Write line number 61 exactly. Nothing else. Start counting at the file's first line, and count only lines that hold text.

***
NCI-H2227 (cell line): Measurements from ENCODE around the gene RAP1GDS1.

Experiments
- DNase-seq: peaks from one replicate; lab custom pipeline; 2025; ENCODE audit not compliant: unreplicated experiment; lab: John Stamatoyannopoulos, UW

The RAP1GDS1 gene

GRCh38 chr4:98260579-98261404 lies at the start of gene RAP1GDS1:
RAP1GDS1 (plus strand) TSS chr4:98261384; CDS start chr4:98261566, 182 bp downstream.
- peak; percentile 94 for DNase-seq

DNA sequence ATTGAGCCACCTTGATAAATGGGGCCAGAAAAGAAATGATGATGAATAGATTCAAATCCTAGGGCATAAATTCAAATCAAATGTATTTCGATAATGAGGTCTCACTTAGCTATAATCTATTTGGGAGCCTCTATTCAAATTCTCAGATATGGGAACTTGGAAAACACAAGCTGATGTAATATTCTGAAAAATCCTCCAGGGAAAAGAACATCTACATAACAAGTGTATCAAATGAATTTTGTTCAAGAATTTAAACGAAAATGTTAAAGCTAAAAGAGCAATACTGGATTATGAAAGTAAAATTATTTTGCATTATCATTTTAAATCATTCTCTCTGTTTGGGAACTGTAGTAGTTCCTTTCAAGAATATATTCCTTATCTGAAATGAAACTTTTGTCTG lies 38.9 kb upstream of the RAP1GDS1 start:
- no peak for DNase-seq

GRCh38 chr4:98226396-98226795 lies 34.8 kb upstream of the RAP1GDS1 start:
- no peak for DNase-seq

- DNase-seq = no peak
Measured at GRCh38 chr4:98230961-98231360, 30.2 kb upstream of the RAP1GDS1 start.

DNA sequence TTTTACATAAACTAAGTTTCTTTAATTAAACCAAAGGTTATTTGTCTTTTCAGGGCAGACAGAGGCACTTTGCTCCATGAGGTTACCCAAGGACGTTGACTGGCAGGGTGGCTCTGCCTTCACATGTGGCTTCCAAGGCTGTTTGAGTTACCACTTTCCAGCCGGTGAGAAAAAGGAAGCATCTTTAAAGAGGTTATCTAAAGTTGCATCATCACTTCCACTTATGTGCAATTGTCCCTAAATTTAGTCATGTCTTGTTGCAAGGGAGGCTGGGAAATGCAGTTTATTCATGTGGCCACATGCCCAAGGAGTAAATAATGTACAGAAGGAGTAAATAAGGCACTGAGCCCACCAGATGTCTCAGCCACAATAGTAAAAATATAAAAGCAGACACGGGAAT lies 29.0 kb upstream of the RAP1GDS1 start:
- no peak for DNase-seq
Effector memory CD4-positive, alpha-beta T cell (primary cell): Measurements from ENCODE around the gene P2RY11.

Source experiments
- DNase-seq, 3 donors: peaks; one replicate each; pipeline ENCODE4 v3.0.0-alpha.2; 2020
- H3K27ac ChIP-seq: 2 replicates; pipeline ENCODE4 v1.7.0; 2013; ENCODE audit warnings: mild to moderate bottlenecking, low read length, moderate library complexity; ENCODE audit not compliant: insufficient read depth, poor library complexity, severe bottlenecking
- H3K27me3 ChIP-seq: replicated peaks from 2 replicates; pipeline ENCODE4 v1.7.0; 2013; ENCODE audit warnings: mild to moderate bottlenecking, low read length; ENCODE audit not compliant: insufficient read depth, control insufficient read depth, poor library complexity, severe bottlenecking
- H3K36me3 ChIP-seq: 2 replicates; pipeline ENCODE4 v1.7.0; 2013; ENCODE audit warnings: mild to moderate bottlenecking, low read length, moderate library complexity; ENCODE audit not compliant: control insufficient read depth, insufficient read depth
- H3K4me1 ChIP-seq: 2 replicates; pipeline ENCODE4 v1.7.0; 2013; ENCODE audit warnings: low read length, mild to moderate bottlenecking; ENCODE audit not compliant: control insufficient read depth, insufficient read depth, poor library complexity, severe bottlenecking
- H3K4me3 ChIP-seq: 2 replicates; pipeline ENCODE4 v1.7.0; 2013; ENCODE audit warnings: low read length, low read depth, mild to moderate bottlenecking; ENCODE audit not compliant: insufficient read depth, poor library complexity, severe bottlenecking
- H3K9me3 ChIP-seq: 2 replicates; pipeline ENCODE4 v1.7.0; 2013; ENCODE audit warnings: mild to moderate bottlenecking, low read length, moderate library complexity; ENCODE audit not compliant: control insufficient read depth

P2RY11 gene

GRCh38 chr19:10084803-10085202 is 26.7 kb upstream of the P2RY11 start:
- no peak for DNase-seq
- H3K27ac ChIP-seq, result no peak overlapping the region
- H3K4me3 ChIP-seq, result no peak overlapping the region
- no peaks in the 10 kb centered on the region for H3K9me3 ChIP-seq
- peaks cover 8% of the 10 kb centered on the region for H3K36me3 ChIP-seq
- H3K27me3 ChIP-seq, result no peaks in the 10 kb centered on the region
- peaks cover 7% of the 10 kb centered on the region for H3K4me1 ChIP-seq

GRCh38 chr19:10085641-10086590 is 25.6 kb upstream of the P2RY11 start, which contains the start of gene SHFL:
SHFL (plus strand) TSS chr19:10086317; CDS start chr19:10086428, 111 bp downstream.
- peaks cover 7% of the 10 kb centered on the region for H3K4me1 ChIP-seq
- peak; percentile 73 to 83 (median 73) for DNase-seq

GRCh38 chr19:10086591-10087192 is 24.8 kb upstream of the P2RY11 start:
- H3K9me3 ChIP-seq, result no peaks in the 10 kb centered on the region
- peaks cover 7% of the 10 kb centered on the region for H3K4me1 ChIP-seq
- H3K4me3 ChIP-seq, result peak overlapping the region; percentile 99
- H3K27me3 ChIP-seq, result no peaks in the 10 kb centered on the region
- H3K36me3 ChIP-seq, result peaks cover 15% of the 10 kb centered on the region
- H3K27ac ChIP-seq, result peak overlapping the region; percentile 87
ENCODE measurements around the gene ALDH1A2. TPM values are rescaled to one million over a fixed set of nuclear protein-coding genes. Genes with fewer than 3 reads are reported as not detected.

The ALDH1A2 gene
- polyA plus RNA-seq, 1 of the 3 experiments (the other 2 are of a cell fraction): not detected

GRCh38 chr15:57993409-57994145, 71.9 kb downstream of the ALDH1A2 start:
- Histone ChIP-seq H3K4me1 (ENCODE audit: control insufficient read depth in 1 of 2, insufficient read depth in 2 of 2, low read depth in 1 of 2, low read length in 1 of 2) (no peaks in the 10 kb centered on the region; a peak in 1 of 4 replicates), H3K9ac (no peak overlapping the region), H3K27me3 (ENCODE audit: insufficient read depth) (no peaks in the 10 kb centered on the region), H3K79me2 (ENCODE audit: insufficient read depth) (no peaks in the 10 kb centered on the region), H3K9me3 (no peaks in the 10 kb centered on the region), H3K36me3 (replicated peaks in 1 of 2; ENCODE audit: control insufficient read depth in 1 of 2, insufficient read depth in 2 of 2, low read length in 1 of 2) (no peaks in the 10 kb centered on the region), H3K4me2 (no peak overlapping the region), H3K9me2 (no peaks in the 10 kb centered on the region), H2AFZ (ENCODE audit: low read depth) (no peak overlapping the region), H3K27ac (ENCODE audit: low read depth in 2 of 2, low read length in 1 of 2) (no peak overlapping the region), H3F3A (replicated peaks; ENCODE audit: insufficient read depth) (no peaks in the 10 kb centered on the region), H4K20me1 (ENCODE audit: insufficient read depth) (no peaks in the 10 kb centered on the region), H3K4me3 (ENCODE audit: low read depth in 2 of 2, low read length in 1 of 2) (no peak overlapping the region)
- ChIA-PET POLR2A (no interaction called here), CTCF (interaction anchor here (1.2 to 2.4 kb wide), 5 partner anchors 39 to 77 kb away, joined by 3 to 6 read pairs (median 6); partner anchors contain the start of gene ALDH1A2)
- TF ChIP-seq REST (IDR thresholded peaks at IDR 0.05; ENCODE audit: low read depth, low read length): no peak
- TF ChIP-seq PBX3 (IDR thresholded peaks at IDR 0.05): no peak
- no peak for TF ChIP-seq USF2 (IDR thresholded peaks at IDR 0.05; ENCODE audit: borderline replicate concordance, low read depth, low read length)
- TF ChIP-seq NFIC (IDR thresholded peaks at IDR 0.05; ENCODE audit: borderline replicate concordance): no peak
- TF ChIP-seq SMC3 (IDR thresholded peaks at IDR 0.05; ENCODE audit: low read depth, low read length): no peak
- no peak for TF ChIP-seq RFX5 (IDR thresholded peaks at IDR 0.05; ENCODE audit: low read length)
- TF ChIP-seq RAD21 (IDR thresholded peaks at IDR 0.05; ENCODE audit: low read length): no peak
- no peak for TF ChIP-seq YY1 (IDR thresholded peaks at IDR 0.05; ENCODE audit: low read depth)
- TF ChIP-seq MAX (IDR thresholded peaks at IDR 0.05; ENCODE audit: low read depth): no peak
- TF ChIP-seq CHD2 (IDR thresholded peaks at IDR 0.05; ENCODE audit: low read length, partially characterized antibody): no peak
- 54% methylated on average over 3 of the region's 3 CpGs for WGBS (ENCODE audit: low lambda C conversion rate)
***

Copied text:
- 54% methylated on average over 3 of the region's 3 CpGs for WGBS (ENCODE audit: low lambda C conversion rate)